Now here's a topic near and dear to me. I got my Grampian
26 for free on craigslist, worked on it myself for just over a year built it into a great little liveaboard
by launch time.
I have to say the biggest help to me for getting the boat done on a budget was craiglist. I got the boat for free, a 5HP outboard
in great shape for 200$, a West Marine VHF
for 20$, a NOS jabsco
manual head for 40$, I got a new main sail for 120$, storm jib
for 40$, Full size jib
for 85$, a 150% for 110$, and a 45LB CQR
for 80$ all from craigslist.
I picked up a boom in florida
when I drove down to visit relatives anyway for 50$, I got a barometer, hydrometer and thermometer from a yard sale
for 10$, got my hands on a uniden shoot through depth sounder
for clearance at west marine
for 40$. I got 350ft of 1/2 nylon rope
, new hull
zincs, most of my running rigging
and a rebuild
kit for my Jabsco
head from a closing local marine store for 46$ total. I put 1' closed cell foam insulation
around the hull
, used recycled hardwood for the stringers, and finished with cedar slats for an inexpensive, great smelling, nice finished look.
I also put in a back splash behind the sink and oven
out of a fiberglass
sheet and bronze and champagne metallic tiles on clearance from lowes.
I primed and painted the boat myself using rustoleum marine enamel mixed with thinner mineral spirits and enamel hardener, white and oyster cabin
blue hull and silver conning and boot stripe. I got my bottom paint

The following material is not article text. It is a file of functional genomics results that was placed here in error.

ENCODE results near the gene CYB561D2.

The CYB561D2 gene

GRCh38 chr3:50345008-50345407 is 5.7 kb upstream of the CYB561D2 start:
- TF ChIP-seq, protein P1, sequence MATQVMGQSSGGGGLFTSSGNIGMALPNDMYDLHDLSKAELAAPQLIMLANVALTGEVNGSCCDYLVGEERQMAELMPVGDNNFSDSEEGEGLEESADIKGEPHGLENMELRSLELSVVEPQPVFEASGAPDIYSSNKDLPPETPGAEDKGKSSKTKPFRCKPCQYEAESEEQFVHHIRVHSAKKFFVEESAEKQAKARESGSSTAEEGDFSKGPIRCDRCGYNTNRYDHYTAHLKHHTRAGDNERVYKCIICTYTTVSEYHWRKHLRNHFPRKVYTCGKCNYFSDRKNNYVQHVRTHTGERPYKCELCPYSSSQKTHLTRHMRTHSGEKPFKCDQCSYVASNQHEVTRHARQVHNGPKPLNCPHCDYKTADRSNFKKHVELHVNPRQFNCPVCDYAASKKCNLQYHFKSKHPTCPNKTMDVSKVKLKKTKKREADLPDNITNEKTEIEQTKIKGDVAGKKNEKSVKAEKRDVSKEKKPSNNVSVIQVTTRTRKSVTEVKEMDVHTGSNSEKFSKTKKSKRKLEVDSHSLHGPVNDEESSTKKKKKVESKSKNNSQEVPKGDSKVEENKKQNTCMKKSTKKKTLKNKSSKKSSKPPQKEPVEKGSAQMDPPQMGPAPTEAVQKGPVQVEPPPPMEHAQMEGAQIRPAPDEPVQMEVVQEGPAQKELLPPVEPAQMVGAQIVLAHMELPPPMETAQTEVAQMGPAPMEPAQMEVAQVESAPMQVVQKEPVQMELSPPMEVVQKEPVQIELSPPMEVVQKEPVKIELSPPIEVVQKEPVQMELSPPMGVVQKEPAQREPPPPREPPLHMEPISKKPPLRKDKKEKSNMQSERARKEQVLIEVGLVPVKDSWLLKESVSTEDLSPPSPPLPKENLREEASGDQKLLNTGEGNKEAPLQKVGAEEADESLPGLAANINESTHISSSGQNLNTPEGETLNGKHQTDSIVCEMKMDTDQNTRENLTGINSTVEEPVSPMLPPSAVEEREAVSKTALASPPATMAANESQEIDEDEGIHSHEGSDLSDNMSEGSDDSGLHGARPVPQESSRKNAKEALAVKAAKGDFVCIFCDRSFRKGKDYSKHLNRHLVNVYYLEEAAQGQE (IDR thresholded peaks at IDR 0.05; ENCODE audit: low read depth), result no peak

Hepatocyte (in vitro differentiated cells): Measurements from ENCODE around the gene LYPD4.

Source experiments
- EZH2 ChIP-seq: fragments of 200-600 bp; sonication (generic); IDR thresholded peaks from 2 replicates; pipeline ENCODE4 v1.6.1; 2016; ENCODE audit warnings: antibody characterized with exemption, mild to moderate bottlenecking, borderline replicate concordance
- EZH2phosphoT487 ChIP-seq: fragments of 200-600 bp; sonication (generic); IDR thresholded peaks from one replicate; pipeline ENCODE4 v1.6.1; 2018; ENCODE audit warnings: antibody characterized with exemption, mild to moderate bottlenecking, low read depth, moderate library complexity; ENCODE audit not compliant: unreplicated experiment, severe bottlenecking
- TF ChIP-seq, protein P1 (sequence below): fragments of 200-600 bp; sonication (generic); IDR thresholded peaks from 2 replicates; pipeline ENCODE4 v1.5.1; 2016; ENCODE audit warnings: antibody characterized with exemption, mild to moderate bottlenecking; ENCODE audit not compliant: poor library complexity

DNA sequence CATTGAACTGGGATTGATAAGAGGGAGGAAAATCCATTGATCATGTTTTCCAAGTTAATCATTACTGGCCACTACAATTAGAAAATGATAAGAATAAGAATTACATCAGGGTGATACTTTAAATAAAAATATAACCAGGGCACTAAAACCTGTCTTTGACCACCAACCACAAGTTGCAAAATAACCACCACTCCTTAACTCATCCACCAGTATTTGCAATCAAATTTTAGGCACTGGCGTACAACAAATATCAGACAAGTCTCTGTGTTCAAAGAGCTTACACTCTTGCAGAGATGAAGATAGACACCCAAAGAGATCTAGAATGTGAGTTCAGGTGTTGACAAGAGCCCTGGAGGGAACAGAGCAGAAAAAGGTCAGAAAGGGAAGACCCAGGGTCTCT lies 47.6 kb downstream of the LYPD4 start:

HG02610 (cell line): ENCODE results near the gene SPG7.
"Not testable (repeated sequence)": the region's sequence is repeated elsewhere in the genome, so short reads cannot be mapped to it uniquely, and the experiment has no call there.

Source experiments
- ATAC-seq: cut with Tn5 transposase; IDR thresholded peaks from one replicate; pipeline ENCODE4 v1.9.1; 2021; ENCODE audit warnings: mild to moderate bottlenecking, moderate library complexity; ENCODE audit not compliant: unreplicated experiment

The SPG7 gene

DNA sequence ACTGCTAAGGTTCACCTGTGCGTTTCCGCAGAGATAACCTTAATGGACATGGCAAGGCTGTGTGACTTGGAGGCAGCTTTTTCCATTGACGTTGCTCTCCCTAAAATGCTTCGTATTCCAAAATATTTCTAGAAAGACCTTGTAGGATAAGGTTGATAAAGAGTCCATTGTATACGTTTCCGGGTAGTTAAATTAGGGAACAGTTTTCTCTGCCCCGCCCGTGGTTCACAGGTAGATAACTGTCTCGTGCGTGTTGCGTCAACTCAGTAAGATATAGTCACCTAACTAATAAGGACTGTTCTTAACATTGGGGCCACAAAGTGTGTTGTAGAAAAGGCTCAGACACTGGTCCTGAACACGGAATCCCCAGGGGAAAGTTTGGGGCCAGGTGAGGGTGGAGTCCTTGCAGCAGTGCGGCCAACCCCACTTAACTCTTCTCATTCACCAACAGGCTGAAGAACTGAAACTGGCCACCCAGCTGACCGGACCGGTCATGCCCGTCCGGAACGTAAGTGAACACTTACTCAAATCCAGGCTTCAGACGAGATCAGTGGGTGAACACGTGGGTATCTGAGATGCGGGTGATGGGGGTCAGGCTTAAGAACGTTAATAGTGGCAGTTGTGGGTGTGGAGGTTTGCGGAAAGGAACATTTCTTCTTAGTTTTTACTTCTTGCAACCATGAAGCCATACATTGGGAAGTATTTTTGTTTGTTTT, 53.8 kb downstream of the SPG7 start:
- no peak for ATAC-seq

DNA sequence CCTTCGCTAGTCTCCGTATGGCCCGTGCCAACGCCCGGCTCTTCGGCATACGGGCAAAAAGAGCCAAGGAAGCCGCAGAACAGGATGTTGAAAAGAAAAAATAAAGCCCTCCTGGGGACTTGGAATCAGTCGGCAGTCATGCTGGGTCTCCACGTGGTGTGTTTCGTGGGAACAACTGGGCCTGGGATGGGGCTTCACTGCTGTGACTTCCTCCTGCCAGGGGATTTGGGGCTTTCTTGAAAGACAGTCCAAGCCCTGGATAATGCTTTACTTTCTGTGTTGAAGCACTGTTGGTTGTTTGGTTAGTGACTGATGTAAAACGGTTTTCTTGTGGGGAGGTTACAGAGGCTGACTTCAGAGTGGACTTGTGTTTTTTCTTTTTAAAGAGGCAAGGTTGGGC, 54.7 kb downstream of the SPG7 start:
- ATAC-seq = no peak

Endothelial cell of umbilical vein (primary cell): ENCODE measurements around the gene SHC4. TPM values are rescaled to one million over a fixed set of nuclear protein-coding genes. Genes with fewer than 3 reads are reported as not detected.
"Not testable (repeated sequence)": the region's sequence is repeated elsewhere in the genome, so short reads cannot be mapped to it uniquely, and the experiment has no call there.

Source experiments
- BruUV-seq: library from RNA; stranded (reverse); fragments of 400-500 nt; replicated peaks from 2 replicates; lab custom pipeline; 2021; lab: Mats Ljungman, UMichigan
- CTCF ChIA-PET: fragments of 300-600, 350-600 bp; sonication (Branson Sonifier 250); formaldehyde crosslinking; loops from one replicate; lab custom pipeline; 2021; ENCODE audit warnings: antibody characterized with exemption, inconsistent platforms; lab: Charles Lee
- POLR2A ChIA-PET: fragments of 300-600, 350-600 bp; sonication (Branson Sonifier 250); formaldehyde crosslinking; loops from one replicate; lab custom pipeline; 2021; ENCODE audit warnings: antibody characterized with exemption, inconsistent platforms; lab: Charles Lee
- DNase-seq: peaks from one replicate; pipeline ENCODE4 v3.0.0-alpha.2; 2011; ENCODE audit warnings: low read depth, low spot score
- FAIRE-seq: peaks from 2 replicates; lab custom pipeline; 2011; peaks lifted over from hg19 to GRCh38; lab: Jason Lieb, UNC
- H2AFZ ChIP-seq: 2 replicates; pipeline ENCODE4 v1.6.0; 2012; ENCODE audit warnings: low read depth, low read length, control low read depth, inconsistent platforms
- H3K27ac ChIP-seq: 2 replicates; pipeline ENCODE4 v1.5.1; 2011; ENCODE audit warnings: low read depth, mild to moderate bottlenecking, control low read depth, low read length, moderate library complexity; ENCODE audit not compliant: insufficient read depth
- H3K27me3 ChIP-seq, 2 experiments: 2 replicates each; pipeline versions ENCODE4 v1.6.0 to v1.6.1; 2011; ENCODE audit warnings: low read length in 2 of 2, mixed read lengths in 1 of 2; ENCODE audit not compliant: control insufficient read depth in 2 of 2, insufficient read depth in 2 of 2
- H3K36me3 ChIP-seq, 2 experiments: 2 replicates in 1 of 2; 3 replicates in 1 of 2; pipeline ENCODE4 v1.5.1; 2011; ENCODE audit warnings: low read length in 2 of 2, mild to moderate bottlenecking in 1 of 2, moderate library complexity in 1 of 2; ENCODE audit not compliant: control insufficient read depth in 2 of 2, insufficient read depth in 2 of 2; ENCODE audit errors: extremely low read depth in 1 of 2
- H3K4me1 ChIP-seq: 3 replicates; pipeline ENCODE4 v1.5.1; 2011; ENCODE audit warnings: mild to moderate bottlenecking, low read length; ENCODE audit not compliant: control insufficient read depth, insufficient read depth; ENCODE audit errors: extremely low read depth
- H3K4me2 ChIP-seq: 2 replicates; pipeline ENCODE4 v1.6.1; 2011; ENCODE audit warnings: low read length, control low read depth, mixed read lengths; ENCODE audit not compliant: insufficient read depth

and two gallons of interprotect from online for less than half what west marine wanted plus I used an online coupon and even got free shipping
Also after spending 6 months thinking about ways to rig my standing rigging
without any access to old rigs and no known shroud
or stay measurements I wound up going the slightly inelegant method of over estimating the sizes, ordered the wire rope
from seco, and doubled up nicopress fittings to the mast
, after launch I gave a local fisherman 60$ to use a dockside crane to raise the mast
and put double nicopress fittings on the ends of all the shrouds and stays while the crane held the mast up.
Main points I would say would be to never stop looking for whatever you need, look everywhere and when you do find a particular product do all the research
you can on it. Craigslist, recycled lumber
stores, marine salvage
yards, clearance section in marine stores, closing marine stores, etc.
Secondly, the more research
you do the more money you can save. 12 volt marine light fixtures are generic looking and while not exactly expensive, aren't cheap either. Most of my interior
lights are 12 volt copper brushed exterior accent fixtures from lowes, cost between 5$ and 15$. They look great, use the exact same internal fixture and are the same build quality. I also couldn't afford a new marine stove. Camp chief makes a backpack oven
that's all stainless and brass for 1/10 the price that at least three sailboats have had installed with good results.
Finally, the more out of the box you think the more you can accomplish on your own. Marine refrigeration
was way above my budget, so I took a saber saw to a mini fridge that was in sitting in storage
, scooped out the whole system in one piece, cut a hole in the side of my icebox
to install the cold plate, built a gimbal for the compressor
, reglassed the inner and outter lining of the box and added 5" of insulation
. On its lowest setting the box gets down to 7 degrees and can be run off my inverter
, shore power
cord (craigslist 20$), or a 900 watt HF generator
I also got off craigslist for 40$
In total I'm living on my boat for around 2500$ including getting the boat trailered to my work space and again from my work space to the launch ramp
. I really wouldn't mind spending more, buying
new and getting more marine specific goods if I could, but I can't really let that stop me from doing all the traveling and sailing I've always wanted to do.